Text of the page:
Cover Story: Disappointments and Hopes From the Climate Summit
The latest climate deal struck at the 26th United Nations summit on global warming includes laudable achievements as well as disappointing compromises, experts said.
In two weeks of contentious negotiations Oct. 31 to Nov. 12 in Glasgow, nearly 200 countries hammered out major agreements to counter climate change, including long-awaited rules for global carbon trading and new pledges on methane gas emissions, climate financing and support for developing countries. A joint action deal between China and the United States added an encouraging development.
At the same time, experts said the Glasgow talks made only incremental progress that will be inadequate to truly limit potentially catastrophic global warming. Most notably, a last-minute change in the 11-page final accord, being called the Glasgow Climate Pact, watered down crucial language on coal usage. By replacing “phase out” with “phase down” for coal power, the document disappointed many on addressing the single biggest source of greenhouse gas emissions.
The agreement “reflects the interests, the contradictions and the state of political will in the world today,” said U.N. Secretary-General António Guterres at the close of the conference. “It is an important step but is not enough.”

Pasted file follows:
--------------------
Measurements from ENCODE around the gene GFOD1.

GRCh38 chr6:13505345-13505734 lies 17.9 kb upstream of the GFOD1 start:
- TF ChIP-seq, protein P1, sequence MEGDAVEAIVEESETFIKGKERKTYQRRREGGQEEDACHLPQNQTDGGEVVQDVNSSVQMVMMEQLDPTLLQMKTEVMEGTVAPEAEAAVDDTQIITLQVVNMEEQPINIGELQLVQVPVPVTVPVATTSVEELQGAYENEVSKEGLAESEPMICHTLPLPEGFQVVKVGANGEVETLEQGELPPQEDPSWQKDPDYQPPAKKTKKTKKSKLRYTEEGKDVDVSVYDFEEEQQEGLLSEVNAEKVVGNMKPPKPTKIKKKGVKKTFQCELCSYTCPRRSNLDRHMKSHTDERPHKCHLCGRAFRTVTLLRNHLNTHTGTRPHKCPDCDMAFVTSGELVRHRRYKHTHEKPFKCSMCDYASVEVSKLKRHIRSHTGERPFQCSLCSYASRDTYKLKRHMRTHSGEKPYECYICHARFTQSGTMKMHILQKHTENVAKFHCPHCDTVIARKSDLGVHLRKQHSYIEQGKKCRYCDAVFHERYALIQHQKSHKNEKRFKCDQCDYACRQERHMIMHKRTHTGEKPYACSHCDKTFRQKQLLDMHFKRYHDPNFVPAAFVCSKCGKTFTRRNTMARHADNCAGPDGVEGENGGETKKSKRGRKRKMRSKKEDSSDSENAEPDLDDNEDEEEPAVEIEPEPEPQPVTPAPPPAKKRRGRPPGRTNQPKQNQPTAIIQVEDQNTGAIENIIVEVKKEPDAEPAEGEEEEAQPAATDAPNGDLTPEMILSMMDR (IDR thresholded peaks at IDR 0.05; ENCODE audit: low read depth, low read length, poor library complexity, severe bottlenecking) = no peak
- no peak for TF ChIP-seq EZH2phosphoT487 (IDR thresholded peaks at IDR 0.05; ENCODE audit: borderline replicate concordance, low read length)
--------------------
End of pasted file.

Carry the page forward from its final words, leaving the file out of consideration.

Guterres called for ending fossil fuel subsidies, phasing out coal, putting a price on carbon, protecting vulnerable communities, and delivering on a $100 billion annual climate finance commitment. It is time to go “into emergency mode,” he said.
The Glasgow meeting, known as COP26 for 26th conference of the parties, completed a rulebook for the landmark Paris Agreement reached six years ago at a similar summit. The outcome kept the Paris targets alive, offering a chance of limiting global warming to 1.5 degrees Celsius, the European Commission said in a statement after the meeting.
|Protesters gather as the 26th U.N. climate conference opens in Glasgow, Scotland.|
The summit reviewed countries’ deliveries on climate commitments made in Paris and proposed new targets. Indian Prime Minister Narendra Modi promised to cut the nation’s emissions to net zero by 2070, the first time India has set such a target, although missing the 2050 goal adopted by many countries. Brazil pledged a 50% emissions cut by 2030 from 2005.